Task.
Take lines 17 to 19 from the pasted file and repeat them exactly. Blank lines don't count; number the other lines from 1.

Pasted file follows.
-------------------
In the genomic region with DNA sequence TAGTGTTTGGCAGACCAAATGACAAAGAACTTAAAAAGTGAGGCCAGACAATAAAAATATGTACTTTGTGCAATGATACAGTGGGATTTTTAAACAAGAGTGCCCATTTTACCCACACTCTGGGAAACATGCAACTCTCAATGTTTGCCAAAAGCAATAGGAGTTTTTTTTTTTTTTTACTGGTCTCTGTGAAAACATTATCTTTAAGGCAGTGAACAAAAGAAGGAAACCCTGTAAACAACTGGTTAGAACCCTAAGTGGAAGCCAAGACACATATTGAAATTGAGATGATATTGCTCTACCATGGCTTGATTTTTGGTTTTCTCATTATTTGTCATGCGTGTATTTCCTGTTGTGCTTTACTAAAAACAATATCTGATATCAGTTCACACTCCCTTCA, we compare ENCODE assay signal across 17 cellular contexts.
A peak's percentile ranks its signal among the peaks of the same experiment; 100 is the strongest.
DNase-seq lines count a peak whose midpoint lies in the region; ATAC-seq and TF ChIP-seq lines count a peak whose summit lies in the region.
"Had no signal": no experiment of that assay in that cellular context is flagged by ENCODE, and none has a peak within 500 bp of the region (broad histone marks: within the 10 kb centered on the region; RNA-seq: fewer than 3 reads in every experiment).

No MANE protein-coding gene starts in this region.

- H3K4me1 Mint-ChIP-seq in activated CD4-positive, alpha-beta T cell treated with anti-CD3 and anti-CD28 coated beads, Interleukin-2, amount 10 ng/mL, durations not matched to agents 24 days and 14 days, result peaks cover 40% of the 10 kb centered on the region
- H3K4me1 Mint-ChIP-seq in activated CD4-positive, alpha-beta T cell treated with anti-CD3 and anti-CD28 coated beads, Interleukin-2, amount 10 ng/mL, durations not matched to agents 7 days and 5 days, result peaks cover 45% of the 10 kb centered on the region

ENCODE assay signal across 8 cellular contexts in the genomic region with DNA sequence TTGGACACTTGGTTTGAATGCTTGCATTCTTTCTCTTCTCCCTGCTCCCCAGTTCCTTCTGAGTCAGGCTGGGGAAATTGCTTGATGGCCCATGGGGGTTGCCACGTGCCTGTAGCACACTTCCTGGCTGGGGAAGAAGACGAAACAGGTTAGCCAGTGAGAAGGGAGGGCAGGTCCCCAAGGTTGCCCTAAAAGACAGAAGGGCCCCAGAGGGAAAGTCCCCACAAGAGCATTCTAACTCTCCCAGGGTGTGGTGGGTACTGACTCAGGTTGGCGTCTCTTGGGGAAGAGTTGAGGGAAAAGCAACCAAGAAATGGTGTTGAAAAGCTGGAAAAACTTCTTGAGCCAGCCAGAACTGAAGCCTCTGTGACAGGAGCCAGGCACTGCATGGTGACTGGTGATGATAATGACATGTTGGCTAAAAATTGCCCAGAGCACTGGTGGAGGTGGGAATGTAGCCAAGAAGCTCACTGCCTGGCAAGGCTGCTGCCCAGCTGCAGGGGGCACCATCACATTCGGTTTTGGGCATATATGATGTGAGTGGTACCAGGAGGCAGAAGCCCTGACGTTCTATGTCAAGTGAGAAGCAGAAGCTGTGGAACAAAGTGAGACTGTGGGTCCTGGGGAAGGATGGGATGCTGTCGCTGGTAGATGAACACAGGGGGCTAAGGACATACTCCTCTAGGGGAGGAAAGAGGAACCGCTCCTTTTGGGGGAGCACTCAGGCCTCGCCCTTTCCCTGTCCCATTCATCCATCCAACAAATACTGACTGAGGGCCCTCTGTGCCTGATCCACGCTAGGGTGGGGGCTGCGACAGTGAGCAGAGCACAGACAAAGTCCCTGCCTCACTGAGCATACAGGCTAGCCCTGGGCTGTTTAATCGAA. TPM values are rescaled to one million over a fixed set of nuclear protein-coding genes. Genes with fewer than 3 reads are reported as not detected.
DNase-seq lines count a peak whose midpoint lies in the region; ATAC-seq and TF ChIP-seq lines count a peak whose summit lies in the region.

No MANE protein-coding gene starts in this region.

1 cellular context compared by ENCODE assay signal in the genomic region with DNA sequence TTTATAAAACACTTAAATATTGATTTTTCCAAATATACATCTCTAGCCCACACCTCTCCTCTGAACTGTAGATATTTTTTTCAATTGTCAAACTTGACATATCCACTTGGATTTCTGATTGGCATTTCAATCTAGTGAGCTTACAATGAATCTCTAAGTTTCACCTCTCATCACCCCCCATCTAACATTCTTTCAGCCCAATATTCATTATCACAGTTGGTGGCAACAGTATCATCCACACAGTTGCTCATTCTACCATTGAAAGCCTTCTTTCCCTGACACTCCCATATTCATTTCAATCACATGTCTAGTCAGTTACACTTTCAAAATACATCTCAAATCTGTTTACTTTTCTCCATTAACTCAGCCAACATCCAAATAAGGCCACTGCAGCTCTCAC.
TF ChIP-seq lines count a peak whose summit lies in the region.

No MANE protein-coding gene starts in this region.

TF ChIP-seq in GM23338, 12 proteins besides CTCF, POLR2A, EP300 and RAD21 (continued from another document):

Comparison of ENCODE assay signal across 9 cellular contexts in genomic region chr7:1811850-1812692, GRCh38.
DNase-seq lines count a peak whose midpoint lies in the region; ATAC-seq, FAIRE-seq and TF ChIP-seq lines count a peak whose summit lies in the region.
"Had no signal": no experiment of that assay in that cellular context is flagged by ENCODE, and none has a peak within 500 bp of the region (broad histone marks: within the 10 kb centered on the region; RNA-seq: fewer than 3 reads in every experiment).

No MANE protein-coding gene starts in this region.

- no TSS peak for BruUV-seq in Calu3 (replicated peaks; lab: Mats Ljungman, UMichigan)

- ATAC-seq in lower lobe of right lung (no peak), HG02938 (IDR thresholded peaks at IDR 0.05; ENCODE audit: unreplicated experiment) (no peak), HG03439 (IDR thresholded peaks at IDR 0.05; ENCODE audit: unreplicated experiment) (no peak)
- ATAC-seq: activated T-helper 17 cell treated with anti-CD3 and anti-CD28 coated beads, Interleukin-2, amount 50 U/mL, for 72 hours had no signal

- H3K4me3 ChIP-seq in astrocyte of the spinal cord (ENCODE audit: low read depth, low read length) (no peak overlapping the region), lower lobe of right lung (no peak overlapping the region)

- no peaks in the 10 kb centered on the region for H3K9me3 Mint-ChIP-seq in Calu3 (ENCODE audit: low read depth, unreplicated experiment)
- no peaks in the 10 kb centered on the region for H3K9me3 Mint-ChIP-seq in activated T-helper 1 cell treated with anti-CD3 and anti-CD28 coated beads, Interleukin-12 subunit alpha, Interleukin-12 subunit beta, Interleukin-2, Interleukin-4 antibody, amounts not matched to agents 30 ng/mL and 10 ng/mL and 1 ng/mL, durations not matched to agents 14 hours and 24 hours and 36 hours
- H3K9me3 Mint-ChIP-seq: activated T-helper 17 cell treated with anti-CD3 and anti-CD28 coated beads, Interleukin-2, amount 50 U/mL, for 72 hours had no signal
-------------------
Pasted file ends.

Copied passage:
"Had no signal": no experiment of that assay in that cellular context is flagged by ENCODE, and none has a peak within 500 bp of the region (broad histone marks: within the 10 kb centered on the region; RNA-seq: fewer than 3 reads in every experiment).

No MANE protein-coding gene starts in this region.

- no TSS peak for BruUV-seq in Calu3 (replicated peaks; lab: Mats Ljungman, UMichigan)